Before I begin, let me just say that my inspiration for this post came from the talented, generous, brilliant, loving, supportive, brave, kind, and overall beautiful human being, mother, friend, daughter, wife, activist, and artist I get to call my friend: Mandy. She talks about all the hard things — not in spite of them being scary, difficult things, but BECAUSE they are scary, difficult things. Thanks for being a light, friend.
My son turned three almost two months ago, and while he definitely has some “threenager” moments, I would far and away take this age over any of his baby years.
The seemingly endless frustrations over his sleep (I mean, how many sleep regressions are really necessary, Universe?), my own debilitating lack of sleep, years of breastfeeding, being a first-time parent, figuring out how to keep him not just alive but thriving, worrying over his development (Why isn’t he walking yet? Will he ever say more than ba-ba-ba? Is it really okay if he only eats bananas and puffs?), and trying not to disappear into a black hole of sadness, anxiety, and fear were almost more than I could handle.
I’m beyond ashamed to admit that on more than one occasion, I lost control and screamed — and I mean shrieked in the most guttural sense of the word — at my precious, beautiful, innocent, fragile baby. If any of you had an intensely felt labor, you know what sound I’m talking about. Except I was directing it at my child — my flesh, my blood, my pure little bundle of love. I was a walking zombie, all of my nerves were shot, and any time he kicked me, refused a diaper change, or screamed through nap time, it knocked down my reserves, one flimsy beam at a time. Eventually, I would reach my tipping point.
As you might suspect, I always immediately felt a heavy blanket of guilt lay itself down upon me. I would cry, and I would hold him tighter than I ever had before. I would shake, and I would tell him I was sorry over and over again. I would kiss him and tell him it would never happen again.
Through it all, I would wonder: What kind of message is this sending my son? What would it feel like to be a tiny 18-month-old child and have this giant human who is your mama — who is supposed to be one of the people who shows you the most love, patience, and understanding — screaming at you? How could that not be the scariest thing in the world to him?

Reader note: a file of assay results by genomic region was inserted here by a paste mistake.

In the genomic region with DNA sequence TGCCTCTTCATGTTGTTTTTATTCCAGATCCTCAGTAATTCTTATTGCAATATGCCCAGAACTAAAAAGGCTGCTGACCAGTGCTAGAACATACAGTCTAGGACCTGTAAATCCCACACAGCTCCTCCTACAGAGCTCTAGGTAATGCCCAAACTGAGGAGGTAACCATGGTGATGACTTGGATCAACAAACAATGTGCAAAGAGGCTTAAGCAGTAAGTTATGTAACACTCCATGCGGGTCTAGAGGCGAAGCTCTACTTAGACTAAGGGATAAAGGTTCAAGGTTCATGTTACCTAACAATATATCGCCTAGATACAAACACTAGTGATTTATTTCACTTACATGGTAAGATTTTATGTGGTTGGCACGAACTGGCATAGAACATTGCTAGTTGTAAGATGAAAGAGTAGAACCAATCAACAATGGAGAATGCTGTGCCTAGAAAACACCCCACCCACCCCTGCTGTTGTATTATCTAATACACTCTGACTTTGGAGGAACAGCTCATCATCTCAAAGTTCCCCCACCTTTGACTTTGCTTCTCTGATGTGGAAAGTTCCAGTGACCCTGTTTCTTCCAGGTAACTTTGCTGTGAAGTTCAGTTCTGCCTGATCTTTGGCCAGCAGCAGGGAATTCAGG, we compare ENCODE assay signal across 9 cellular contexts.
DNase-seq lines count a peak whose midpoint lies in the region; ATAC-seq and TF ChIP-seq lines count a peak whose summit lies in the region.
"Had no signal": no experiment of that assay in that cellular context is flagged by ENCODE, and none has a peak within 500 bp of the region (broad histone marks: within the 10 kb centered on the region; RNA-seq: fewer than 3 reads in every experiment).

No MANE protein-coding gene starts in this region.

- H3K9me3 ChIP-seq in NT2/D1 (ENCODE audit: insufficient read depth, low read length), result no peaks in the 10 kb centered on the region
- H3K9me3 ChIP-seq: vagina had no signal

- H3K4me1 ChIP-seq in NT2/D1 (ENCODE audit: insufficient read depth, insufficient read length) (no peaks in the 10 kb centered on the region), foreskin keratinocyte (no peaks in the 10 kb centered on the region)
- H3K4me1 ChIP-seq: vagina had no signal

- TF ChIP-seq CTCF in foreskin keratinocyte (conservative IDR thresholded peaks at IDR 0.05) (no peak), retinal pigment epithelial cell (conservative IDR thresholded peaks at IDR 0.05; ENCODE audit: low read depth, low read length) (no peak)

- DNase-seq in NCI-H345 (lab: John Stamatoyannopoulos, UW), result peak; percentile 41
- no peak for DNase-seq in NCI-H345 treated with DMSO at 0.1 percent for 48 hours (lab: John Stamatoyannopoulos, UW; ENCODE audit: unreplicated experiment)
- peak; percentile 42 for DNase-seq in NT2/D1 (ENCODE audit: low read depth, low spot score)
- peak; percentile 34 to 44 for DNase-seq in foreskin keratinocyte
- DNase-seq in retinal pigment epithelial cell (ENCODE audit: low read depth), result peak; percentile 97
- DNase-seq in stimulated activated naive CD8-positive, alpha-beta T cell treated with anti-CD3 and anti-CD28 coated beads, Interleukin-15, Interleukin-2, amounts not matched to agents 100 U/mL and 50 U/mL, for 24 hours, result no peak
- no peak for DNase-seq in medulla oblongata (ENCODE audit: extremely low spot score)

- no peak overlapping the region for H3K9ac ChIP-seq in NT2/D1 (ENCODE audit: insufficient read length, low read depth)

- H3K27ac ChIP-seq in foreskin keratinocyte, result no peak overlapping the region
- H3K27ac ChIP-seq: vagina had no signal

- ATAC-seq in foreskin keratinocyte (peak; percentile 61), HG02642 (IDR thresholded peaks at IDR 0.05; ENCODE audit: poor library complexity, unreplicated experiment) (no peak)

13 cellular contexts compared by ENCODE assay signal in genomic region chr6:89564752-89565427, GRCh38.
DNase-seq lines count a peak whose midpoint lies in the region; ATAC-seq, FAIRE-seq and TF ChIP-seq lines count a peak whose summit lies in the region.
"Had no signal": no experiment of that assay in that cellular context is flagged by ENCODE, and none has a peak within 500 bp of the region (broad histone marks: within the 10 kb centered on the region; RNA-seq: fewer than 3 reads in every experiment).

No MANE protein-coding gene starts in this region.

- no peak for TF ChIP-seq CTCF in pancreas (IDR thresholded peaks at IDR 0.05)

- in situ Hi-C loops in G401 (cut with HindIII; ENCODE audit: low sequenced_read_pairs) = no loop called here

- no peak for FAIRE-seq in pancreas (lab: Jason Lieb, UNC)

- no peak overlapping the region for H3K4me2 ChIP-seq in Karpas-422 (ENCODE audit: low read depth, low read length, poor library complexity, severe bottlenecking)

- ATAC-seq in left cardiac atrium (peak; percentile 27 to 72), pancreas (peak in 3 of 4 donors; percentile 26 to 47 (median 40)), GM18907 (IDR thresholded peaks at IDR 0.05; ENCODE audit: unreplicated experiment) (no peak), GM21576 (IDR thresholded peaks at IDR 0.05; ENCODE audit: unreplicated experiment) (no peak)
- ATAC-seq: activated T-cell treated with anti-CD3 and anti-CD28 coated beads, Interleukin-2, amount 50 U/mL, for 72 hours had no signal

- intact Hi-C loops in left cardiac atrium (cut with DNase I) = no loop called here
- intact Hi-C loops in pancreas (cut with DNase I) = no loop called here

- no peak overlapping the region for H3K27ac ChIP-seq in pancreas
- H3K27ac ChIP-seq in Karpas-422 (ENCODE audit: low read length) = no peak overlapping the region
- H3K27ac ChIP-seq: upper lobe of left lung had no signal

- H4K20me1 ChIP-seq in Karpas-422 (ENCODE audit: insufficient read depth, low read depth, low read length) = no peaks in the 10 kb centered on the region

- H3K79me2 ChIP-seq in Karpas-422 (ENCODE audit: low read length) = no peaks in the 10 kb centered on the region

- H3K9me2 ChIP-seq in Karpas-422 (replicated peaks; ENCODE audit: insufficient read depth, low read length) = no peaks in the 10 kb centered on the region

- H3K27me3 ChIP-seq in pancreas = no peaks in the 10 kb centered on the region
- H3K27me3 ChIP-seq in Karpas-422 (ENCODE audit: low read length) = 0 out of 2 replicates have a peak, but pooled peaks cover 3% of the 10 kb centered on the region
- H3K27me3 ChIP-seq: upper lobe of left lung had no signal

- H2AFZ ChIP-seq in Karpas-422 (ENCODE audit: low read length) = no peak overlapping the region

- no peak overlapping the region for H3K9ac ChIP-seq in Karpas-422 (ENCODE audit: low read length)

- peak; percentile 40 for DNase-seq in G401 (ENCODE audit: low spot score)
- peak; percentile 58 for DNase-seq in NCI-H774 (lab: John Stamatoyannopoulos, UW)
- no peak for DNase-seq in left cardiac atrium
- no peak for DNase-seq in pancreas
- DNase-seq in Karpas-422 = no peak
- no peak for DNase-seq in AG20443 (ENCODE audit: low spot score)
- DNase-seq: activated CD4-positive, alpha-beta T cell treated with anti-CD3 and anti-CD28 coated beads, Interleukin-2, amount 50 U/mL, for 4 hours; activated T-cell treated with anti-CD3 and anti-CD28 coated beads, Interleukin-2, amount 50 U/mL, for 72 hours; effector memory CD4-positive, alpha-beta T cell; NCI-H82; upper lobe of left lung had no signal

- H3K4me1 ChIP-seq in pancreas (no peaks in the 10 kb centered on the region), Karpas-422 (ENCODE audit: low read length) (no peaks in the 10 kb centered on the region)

I’m crying as I write this, because I have never shared this with anyone. I feel the guilt of this every day of my life. Every time I look at his sweet, perfect little face, I wonder how I could have been so horrible to him. Why wasn’t I stronger? How could I have let my frustrations get the best of me?
But, it got better. I got better.
Once I started getting some sleep, and he became more independent, and not everything was a trigger for my frayed nerves — I could control myself enough to walk away. I would be in the middle of trying to get him dressed or trying to feed him something new, and he would resist, or run away, and I would just walk away and ask my husband to handle him. I knew that if I kept trying, my frustrations would get the better of me and I would lose control.
I’m not trying to say that I don’t still get frustrated, or angry, or raise my voice to him. Sometimes it’s necessary (like when he’s trying to strangle the cat). But I have greater awareness of my boundaries now. When I start feeling that feeling, I just tell him I have to go away for a minute. Sometimes I stalk down the hallway like a petulant child, but it’s better than screaming. And when I am calm enough to stay detached from my anger, I go back to him and talk with kindness and patience. Even if he isn’t ready to hear me or doesn’t like what I’m saying, this interaction is far healthier than flooding him with my negative emotions.
The same goes for him.
When he gets upset and starts screaming or yelling at me, I tell him that we don’t talk that way to each other. I tell him that it’s hurtful, and that we can’t talk about what’s wrong if we aren’t being respectful of each other. I don’t tell him it’s not okay to be upset, because it most certainly is. I don’t want him to grow up thinking he can’t have feelings about things, or that he has to hide his feelings. I want him to embrace them, sit in them, and really try to understand how he feels and why. I want him to question his default emotions, behaviors, and responses, and think critically about how he impacts those around him. I want him to be okay with being upset or uncomfortable, because that’s how we learn, and listen, and grow.